Ethiopia unanimously appointed its first female president on Thursday, a week after approving a nearly 50 percent “gender balanced” Cabinet. Sahle-Work Zewde, a veteran diplomat and former United Nations official, is Africa’s only current female head of state; the region’s first female president, Ellen Johnson Sirleaf of Liberia, left office earlier this year.
“I am a product of people who fought for equality and political freedom in this country, and I will work hard to serve them,” Sahle-Work said in her acceptance speech to Parliament.
“In a patriarchal society such as ours, the appointment of a female head of state not only sets the standard for the future,” Fitsum Arega, the chief of staff for Prime Minister Abiy Ahmed, said on Twitter. “But also normalizes women as decision-makers in public life.”
In Ethiopia, women have long endured the effects of gender-based discrimination. “Women and girls in Ethiopia are strongly disadvantaged compared to boys and men in several areas, including literacy, health, livelihoods and basic human rights,” according to U.N. Women.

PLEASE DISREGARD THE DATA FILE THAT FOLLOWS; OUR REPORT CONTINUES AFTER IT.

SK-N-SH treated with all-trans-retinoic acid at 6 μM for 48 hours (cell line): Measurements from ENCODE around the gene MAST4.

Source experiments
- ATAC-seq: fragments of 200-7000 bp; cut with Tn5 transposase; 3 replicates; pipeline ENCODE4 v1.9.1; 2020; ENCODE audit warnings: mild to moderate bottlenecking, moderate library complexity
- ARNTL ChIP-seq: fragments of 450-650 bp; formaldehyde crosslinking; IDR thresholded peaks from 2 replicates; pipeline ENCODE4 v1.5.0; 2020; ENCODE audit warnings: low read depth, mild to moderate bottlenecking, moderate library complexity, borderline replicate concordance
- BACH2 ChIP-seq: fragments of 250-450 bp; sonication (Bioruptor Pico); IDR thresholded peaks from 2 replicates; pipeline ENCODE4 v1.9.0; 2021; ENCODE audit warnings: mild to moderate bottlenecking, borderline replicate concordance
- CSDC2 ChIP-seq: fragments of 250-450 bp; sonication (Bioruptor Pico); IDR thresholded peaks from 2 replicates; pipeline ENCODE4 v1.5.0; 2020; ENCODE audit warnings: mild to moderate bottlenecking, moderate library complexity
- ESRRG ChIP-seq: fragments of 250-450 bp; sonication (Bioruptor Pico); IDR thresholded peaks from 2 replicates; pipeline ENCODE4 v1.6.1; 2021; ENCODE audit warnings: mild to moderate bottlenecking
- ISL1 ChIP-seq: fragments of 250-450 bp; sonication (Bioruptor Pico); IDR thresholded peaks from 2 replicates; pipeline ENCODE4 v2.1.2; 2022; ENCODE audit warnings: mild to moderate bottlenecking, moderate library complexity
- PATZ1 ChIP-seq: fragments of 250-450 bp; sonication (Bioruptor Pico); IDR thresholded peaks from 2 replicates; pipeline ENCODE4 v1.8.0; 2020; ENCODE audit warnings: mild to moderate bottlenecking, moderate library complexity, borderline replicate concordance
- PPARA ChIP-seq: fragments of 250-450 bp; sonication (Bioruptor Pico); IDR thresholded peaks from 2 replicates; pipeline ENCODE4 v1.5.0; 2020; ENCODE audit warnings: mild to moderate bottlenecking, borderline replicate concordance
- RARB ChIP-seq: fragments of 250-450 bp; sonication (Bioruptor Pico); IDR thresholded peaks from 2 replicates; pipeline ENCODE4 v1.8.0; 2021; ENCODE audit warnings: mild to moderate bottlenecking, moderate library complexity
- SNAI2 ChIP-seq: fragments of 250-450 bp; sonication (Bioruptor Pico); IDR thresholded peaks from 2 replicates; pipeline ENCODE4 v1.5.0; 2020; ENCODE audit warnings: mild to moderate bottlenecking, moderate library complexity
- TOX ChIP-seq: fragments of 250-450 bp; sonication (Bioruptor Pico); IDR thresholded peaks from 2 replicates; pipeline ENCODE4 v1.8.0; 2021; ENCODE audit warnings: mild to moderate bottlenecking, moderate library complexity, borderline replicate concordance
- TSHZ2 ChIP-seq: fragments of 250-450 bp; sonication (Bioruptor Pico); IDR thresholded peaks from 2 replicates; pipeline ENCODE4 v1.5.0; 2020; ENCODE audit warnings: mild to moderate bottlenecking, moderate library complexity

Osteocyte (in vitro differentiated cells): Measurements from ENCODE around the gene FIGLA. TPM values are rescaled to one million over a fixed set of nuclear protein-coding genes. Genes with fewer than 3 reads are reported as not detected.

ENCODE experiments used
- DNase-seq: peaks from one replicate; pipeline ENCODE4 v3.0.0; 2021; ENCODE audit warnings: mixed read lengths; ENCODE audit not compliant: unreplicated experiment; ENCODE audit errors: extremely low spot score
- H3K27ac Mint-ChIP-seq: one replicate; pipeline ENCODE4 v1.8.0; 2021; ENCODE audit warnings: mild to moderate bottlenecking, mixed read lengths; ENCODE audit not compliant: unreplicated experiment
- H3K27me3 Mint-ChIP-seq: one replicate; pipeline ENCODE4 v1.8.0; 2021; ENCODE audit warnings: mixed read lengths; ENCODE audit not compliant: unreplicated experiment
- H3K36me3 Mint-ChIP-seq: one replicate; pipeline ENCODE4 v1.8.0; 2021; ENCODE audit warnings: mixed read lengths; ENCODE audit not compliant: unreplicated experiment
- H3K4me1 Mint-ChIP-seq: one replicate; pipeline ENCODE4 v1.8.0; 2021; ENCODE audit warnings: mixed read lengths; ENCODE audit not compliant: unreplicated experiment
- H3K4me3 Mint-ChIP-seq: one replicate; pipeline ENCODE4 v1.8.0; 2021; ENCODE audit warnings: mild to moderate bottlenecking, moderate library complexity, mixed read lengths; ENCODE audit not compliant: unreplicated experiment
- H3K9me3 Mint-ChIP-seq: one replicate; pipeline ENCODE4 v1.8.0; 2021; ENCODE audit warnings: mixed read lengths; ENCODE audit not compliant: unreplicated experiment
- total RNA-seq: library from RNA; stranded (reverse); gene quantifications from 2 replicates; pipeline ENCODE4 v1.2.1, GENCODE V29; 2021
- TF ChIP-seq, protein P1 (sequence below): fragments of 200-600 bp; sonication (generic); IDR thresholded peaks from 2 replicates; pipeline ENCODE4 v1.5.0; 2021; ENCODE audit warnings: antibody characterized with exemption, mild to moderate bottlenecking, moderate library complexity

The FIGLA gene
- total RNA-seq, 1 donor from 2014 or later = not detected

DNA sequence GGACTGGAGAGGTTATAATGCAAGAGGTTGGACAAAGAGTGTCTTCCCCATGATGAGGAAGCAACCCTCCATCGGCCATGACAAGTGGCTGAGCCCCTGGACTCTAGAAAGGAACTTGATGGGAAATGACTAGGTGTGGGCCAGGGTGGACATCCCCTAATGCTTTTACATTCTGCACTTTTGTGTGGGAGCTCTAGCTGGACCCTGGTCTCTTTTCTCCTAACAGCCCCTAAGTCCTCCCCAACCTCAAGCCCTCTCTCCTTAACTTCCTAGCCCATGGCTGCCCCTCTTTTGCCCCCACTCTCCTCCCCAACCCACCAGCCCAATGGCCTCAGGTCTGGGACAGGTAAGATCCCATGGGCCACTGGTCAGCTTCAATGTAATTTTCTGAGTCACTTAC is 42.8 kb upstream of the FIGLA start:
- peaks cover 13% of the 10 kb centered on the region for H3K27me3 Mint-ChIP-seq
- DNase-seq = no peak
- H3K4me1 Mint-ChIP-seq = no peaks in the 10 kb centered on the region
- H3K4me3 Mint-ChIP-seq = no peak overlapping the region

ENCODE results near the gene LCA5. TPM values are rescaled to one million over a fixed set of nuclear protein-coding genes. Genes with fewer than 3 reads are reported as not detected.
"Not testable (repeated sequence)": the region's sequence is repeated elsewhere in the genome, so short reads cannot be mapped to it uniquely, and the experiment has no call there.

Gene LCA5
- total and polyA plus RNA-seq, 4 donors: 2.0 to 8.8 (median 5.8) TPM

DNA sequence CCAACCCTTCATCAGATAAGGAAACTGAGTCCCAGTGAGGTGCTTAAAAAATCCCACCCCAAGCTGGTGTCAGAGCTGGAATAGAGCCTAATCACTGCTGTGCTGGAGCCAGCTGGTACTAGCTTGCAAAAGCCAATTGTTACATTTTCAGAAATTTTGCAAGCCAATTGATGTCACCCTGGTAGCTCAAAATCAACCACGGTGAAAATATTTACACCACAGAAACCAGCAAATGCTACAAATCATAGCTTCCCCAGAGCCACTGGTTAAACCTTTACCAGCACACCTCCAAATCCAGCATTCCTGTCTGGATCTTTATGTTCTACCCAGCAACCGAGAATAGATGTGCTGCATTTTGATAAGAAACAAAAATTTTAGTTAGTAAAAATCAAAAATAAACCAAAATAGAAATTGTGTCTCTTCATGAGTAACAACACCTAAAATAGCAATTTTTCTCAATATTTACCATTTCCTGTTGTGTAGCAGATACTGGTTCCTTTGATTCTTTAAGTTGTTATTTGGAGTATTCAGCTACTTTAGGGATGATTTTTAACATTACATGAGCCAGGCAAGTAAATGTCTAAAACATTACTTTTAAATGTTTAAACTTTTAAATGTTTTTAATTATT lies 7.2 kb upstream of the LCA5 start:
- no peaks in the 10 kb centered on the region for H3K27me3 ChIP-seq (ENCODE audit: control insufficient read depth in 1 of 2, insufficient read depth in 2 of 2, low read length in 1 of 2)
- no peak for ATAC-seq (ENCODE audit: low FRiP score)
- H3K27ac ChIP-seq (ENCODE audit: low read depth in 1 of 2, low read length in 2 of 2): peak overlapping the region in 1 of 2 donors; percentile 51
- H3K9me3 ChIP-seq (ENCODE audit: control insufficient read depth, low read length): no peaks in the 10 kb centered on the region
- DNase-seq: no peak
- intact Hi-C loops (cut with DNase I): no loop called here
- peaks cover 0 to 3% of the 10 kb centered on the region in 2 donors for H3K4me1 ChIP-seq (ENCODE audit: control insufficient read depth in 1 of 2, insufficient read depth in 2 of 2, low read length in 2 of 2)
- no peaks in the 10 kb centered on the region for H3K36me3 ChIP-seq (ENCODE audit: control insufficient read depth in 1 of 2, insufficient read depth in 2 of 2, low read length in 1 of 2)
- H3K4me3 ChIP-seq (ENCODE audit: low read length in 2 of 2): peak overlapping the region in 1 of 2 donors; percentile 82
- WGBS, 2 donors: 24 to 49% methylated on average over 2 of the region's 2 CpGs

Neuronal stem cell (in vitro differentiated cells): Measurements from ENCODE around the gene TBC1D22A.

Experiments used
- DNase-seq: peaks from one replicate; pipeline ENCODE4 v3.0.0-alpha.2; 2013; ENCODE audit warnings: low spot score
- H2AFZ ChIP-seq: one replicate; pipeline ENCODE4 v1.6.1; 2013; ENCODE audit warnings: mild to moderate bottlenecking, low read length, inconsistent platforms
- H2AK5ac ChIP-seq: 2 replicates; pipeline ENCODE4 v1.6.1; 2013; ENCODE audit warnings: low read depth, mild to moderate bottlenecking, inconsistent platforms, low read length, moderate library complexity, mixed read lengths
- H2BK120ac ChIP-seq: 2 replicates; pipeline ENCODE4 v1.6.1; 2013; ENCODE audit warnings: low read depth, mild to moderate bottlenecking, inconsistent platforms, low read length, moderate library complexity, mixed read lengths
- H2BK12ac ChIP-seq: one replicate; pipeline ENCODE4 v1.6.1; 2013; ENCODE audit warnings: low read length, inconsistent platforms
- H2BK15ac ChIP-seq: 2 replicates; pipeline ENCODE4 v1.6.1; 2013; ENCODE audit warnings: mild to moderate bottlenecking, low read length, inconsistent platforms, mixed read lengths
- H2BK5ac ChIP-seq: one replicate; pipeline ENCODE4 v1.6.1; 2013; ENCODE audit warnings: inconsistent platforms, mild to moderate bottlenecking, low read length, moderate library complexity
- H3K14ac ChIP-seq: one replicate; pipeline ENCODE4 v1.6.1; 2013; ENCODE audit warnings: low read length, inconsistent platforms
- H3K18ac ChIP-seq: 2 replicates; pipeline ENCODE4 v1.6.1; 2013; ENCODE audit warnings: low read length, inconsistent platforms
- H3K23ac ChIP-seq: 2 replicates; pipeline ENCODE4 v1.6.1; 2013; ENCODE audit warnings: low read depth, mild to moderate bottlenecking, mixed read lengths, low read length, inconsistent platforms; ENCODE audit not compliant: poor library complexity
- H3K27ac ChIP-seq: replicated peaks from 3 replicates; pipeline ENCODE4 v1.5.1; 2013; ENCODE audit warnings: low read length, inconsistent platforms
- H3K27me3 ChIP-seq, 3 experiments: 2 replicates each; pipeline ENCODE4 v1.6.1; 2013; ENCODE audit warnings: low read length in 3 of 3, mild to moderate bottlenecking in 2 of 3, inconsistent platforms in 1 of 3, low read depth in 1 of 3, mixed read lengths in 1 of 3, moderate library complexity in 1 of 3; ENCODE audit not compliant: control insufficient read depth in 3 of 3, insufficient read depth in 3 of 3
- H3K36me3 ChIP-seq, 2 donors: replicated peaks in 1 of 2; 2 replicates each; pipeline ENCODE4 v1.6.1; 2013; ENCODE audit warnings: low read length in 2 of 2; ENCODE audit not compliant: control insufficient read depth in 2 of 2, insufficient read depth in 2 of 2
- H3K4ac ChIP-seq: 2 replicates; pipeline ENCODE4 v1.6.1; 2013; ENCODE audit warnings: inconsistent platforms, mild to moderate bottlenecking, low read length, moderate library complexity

But a record number of women are now taking on positions of power, with 50 female ministers — including the country’s first female defense minister — among its newly approved Cabinet. Few countries in the world have governments in which at least half of ministerial positions are made up of women. Two days after Ethiopia appointed its Cabinet, Rwanda followed suit, announcing its Cabinet members would be made up of 50 percent women as well.
“The African continent is leading the way in showcasing that women’s engagement and leadership are crucial to lasting peace,” U.N. Secretary-General Antonio Guterres said on Twitter.
Sahle-Work, who was the first director-general of the U.N. Nairobi office and recently served as the U.N. secretary-general’s special representative to the African Union, said she will focus mainly on achieving peace in a country rife with ethnic conflict. After months of anti-government protest, Ethiopia’s recent transfer of power to Ahmed seems to be allowing for more progressive change. Sahle-Work calls the shift “exemplary,” and promises to work on improving women’s rights in the country.
She added in her acceptance speech, ““If you thought I spoke a lot about women already, know that I am just getting started.”